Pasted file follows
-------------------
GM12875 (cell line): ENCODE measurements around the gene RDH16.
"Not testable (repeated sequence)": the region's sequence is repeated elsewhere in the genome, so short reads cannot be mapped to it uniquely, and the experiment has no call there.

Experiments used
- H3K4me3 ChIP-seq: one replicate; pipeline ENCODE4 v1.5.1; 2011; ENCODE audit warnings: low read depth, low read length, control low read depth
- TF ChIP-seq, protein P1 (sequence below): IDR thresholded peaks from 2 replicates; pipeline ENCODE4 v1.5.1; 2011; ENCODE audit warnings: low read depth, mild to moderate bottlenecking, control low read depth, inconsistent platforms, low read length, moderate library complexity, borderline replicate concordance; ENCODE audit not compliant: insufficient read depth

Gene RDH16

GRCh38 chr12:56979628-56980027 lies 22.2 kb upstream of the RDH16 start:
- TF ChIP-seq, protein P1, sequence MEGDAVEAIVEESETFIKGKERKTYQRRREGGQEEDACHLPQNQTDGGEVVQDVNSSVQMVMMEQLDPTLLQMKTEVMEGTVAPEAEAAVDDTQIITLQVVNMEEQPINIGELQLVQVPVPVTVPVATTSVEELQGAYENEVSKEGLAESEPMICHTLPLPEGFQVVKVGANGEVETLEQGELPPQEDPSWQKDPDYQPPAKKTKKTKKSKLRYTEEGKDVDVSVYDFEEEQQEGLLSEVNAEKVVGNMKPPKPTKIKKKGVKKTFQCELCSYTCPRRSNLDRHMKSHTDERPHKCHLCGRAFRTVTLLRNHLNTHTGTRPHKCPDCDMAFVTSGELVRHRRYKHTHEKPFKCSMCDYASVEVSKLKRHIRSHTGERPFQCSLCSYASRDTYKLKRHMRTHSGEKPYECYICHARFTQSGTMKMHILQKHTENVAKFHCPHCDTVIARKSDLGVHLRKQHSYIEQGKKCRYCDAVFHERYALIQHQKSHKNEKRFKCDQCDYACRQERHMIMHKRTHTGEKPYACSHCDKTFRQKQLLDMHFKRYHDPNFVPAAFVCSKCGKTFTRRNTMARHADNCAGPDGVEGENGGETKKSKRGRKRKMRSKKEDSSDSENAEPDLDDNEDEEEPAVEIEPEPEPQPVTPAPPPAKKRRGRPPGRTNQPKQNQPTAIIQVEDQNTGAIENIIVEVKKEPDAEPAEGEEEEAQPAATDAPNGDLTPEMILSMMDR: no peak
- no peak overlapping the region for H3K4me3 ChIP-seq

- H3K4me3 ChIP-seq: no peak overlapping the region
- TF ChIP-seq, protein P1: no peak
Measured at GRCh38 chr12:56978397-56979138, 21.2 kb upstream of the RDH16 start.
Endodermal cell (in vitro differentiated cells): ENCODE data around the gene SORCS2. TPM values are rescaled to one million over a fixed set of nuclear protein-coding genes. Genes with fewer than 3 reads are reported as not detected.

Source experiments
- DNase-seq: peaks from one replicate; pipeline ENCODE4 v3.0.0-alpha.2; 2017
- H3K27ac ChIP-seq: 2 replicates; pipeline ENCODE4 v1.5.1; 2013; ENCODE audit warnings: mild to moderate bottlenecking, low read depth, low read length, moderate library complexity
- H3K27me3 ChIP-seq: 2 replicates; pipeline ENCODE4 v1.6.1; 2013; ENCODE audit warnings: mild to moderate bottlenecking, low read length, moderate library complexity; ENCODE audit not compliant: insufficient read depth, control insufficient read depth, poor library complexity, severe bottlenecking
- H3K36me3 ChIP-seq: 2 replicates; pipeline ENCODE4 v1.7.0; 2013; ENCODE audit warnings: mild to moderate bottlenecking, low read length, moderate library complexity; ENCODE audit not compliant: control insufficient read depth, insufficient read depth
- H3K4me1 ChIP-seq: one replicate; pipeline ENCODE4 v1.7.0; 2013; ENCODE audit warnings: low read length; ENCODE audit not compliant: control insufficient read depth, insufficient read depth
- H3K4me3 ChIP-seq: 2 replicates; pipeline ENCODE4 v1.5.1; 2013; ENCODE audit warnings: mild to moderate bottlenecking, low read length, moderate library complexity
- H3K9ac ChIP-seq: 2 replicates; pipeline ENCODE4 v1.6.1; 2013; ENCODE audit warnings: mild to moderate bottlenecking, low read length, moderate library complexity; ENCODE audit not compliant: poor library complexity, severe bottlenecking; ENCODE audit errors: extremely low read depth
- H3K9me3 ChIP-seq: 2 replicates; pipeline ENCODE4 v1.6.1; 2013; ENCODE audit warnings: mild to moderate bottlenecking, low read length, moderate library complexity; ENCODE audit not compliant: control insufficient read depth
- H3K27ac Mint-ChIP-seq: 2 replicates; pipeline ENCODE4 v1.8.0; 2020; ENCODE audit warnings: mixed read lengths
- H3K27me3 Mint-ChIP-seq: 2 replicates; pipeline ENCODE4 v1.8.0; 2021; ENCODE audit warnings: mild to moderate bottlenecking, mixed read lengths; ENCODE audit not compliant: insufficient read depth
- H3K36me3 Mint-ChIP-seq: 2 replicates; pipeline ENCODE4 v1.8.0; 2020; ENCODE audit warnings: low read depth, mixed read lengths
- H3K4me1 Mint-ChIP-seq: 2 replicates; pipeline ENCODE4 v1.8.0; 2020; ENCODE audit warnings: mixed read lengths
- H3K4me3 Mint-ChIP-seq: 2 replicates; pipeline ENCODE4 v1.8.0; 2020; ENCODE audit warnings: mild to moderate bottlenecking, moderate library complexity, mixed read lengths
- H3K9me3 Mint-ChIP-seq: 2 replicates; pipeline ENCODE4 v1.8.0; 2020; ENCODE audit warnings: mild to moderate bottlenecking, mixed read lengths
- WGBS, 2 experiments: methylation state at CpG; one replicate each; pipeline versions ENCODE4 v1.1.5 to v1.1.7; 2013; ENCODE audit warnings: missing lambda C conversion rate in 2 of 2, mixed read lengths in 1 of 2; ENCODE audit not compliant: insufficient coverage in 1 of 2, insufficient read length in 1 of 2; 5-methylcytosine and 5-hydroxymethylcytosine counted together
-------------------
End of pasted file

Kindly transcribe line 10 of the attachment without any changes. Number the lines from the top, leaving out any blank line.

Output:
- H3K4me3 ChIP-seq: no peak overlapping the region